After checking the time she stepped into one of her favourite simulations, spending the next hour and a half immersed in a world of Greek gods and royalty. She left only when a small alarm went off in the corner of her vision, visible only to her, and walked out into the bustle of Babel again with a sigh. She debated keeping the avatar of the Greek king but ultimately decided to pull on her default avatar, a short male body that didn’t look all that different from her real-life appearance. Instead of commanding herself straight to The Shack, where she usually met Sireno when he came online, she walked, enjoying the cooling evening air and the sound of music coming from a four-piece band set up on the corner of one of the streets leading away from the square.
She passed a new sign plastered across the wall of one of the buildings without quite seeing it, then paused and backtracked to take a closer look. Between its brightly decorated neighbours, the sandstone building seemed plain and almost faded, looking more like the construct of code it was than the nearly seamless representations around it. Only the sign, surprisingly plain coloured lettering on a white banner, looked fully there. Nila looked up at the single word emblazoned across it, then shrugged and continued walking.
Sireno pinged her when she was within sight of The Shack, a lightweight wooden building set at the top of a long white beach leading down to ocean water so impossibly blue it made Nila feel a little dizzy to look at it. She followed Sireno’s signal to the bar within the building and dropped down on the empty red stool beside him, making a brief motion with her left hand to tell the bartender—code or person, she wasn’t sure which—what to bring her.
“You can’t actually get drunk here, Reno,” she said, eyeing the row of shotglasses neatly lined up in front of Sireno’s green-haired avatar.
“I can pretend.” Sireno tossed back another shot. “Besides, I plan to drink for real once we’re done here.”
“You better share.” Nila accepted the glass the bartender handed her and glanced around. The Shack was emptier than usual but she put it off to it getting late in most places in the world. “Oh, there’s apparently a new... something coming soon.”
“A new something?” Sireno twisted on his stool to face her and she had to bite back a sudden smirk at the thought of how strange it was that she almost always chose a male avatar, and Sireno almost always chose female. The latest one had a short skirt and knee-high boots to go with the green ponytail and multicoloured plastic bracelets.
“Why do you always look like a rainbow goth teenager when you come here?” she asked, still trying not to grin.
“Don’t mock my fashion choices. I saw you wearing overalls the other day.” Sireno stuck his tongue out. “Tell me about your something.”
“It was a sign I saw when I was walking over here. Just this big white sign with letters spelling out ‘Utopia’.” She spread her hands, calling up a miniature version of the sign to hang in the air between them, rotating gently. “Nothing else.”
“Maybe. Games are usually a little less... subtle though.”
“Come one, come all, here’s some dancing clowns and busty women?”
“Exactly.” Nila closed her hands again and the image disappeared. “I guess we’ll find out. Now are we gaming or not? We still have that quest to finish in Midgaard.”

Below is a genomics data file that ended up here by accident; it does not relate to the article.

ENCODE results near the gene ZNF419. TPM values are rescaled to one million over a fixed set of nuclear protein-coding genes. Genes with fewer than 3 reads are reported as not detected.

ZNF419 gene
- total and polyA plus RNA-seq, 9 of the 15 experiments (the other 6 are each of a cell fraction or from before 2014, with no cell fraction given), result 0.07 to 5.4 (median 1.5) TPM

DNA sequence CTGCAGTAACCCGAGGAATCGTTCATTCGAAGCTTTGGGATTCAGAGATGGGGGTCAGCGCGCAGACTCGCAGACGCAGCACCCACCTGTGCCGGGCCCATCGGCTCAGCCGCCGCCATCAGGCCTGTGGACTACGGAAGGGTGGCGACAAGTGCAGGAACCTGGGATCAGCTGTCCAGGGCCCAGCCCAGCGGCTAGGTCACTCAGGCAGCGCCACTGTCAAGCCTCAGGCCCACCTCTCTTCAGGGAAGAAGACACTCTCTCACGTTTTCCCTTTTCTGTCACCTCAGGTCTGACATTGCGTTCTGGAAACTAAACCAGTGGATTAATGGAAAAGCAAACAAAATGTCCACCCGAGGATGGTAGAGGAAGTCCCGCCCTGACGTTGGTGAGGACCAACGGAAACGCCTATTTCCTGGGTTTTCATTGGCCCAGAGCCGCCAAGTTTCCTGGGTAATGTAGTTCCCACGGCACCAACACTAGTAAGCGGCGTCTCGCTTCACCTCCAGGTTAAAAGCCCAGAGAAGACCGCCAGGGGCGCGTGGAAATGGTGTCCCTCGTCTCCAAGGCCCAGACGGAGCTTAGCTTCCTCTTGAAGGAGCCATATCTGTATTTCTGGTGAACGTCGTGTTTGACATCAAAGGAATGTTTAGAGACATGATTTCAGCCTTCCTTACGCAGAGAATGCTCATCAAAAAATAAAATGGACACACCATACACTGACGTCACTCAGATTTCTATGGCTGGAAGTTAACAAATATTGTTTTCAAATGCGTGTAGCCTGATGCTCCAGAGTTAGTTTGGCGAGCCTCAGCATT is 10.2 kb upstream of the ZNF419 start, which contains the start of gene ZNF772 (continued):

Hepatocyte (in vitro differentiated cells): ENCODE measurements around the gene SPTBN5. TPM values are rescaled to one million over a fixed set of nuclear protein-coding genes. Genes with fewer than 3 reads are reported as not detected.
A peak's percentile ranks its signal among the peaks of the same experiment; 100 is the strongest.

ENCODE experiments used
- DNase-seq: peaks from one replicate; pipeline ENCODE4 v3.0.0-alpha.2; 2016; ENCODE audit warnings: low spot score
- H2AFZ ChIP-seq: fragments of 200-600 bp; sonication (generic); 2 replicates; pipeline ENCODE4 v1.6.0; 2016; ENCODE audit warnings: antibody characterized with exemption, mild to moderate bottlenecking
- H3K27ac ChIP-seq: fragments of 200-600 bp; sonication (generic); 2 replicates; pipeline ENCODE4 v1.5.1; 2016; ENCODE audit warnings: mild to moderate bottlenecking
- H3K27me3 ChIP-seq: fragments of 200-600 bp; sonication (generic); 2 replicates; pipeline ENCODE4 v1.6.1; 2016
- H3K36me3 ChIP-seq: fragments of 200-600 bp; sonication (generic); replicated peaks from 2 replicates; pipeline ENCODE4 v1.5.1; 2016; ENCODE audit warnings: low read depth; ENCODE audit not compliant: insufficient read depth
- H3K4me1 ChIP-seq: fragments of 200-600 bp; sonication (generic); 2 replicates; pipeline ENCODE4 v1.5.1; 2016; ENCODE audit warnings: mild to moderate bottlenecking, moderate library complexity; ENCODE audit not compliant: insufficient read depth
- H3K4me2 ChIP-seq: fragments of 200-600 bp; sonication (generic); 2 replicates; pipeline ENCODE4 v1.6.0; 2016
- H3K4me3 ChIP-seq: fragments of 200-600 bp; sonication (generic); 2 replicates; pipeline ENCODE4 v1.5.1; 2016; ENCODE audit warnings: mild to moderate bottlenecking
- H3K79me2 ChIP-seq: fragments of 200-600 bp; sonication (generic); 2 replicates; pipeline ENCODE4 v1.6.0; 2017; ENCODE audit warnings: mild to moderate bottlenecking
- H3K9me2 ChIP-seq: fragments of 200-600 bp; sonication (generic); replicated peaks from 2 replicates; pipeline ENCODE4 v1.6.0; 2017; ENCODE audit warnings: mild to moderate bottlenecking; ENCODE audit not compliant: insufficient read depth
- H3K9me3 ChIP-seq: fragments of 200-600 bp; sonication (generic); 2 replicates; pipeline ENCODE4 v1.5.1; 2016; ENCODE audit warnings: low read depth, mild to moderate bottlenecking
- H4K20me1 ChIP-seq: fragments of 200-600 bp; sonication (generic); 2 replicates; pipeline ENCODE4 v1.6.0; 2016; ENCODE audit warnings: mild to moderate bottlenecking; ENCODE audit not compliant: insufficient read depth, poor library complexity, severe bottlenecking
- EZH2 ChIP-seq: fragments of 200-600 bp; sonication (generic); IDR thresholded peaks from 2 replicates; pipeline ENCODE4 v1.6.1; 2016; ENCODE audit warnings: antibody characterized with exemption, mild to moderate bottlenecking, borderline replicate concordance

“We’re gaming.” Sireno got to his feet and straightened out his skirt. “Find out anything about this Ricochet guy?”
“Still looking.” Nila flicked her hands through a series of small motions that brought them directly to their homebase in the Midgaard MMORPG and let her avatar change to the slim, small trickster thief version of Supernova. She waited just long enough to let Sireno settle into his own gaming avatar, a female mage, then double-checked their quest specs and led the way out.
Halfway through the session, while she was clinging desperately to the base of a giant rocksnake’s skull and waiting for Sireno and the tank they’d paired up with to actually do something, her search agents pinged her. She almost lost her grip waving them off and grimaced a little at the realistic sensation of scales as hard as diamond digging into her flesh. Sireno’s air spell nearly knocked her from her perch again, but she managed to hang on, riding the rocksnake’s head down and leaping off to give their tank a shot at the snake’s unscaled throat. One hard thrust with a sword and the rocksnake collapsed, flailing hard enough to knock chunks loose from the cavern’s walls in its death throes. Nila stayed out of its way until it stilled, then helped Sireno cut off the scale they needed for the quest, thanked their tank for his help, and led the way out of the cavern.
“Don’t let me walk into anything,” she told Sireno, and slipped into her private channel to see what the search agents had found.
She scrolled through the short list of information with slight movements of her fingers, feeling her eyebrows rise. According to the docs her search agents had pulled up, Ricochet had only entered NetLife a week earlier, and in that week had had risen so quickly through the ranks that he’d been flagged six separate times. Each flag had been investigated and then dismissed, allowing him to continue playing and winning. His stats were impossibly good and Nila thought of the databomb he’d used in Backstab. She’d cheated—hacked—once or twice herself, mostly to see if she could, but everything about Ricochet’s actions and stats screamed cheater—or bot.
A quick check showed her that the search agents hadn’t pulled up anything on a real life person behind the Ricochet avatar. She spent a few minutes tweaking them and set them on the search again, concentrating specifically on the person behind the avatar, then returned to Midgaard to find they’d almost reached the waypoint that would bring them back to their homebase.
“Anything interesting?” Sireno asked.
“I don’t think our boy Ricochet is some thirteen-year-old hacker kiddie.” She followed Sireno into the waypoint and closed her eyes to avoid the flashing lights, only opening them when she felt the solid wooden floor of their base under her feet. “I think he’s an AI.”